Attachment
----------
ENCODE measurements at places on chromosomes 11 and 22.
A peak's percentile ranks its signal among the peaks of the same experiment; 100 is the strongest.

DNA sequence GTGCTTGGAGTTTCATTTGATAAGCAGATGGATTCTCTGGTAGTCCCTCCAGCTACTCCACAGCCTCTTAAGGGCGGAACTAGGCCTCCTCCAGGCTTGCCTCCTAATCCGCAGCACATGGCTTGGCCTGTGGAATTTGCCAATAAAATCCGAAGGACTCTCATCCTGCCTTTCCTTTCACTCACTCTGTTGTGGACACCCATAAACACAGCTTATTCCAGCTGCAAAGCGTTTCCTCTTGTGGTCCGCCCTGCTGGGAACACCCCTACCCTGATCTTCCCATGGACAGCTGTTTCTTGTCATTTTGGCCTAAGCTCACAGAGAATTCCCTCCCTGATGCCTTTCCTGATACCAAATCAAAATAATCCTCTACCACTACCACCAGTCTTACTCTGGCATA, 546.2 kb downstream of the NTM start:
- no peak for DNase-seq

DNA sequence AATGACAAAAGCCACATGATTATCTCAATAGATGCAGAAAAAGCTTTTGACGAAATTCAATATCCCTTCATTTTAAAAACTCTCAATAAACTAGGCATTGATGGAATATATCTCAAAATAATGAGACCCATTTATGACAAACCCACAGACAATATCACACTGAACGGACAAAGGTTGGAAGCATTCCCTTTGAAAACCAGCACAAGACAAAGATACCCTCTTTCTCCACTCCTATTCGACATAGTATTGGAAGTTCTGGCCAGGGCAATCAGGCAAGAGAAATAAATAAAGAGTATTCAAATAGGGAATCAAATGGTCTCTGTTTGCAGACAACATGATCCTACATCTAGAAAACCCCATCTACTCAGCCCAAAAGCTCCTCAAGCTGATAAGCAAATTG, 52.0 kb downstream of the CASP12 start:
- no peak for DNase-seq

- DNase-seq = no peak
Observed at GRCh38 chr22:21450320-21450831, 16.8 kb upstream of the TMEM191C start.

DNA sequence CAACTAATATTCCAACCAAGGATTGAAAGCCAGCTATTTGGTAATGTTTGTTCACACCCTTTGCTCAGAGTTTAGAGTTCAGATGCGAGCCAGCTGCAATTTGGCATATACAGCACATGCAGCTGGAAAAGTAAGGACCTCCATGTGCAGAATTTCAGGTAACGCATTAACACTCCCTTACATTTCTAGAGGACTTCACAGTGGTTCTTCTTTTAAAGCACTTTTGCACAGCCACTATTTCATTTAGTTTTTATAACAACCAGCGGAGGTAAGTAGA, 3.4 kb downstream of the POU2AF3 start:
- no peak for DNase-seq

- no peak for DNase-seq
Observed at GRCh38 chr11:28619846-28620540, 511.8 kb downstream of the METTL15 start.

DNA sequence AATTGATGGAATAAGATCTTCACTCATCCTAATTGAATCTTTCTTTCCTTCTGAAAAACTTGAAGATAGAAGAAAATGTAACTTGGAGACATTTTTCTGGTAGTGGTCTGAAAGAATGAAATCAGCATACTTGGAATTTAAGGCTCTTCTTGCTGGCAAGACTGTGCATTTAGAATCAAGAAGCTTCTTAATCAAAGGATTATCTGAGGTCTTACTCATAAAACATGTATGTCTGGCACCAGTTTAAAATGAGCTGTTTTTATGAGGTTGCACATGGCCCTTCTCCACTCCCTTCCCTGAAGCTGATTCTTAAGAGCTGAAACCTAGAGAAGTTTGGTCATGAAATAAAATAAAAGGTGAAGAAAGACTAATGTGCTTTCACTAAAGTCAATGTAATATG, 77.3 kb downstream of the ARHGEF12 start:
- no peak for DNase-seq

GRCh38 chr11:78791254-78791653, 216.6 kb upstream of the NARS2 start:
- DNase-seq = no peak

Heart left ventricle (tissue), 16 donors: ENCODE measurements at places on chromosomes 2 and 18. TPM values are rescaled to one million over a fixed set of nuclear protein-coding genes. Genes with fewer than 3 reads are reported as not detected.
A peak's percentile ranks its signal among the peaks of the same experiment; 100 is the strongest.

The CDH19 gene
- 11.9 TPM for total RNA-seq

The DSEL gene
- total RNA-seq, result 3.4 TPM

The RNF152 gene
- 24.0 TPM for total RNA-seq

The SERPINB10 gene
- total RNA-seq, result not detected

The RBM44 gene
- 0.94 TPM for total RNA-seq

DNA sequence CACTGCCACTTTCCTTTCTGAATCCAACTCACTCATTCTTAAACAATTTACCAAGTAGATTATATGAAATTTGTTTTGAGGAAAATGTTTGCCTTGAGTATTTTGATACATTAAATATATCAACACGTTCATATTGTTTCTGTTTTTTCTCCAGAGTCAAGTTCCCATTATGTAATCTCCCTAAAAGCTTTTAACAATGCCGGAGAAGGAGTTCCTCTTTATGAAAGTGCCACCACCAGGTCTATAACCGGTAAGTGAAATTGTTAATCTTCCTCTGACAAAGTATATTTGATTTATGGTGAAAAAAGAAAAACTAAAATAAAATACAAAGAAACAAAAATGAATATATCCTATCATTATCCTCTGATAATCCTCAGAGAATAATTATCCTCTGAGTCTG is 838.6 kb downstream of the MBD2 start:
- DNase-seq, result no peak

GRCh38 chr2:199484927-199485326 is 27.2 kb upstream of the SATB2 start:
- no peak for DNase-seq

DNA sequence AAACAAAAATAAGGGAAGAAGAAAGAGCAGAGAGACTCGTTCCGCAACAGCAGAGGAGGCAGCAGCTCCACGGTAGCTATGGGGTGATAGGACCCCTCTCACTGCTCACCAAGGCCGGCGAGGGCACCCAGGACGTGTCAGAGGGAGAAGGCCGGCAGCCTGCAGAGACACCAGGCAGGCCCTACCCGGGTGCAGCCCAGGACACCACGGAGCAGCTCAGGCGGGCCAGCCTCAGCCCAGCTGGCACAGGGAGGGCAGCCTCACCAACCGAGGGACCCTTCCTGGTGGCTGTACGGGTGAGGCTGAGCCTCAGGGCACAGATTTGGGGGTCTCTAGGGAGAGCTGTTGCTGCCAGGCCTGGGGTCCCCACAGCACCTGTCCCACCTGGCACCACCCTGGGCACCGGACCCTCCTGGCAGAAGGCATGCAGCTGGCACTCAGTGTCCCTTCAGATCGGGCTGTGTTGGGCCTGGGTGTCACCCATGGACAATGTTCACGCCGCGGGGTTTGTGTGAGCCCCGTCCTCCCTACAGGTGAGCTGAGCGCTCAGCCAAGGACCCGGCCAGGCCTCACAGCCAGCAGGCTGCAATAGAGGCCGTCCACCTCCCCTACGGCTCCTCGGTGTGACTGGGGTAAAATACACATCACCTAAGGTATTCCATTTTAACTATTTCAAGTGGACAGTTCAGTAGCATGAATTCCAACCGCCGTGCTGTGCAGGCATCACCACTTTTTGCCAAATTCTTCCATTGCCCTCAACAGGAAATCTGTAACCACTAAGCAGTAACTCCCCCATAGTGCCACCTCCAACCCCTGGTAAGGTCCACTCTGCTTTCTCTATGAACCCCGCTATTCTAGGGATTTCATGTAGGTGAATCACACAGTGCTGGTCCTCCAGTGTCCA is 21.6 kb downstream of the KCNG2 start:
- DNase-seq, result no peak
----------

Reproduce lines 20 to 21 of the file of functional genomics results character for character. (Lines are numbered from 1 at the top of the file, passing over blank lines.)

- 11.9 TPM for total RNA-seq

The DSEL gene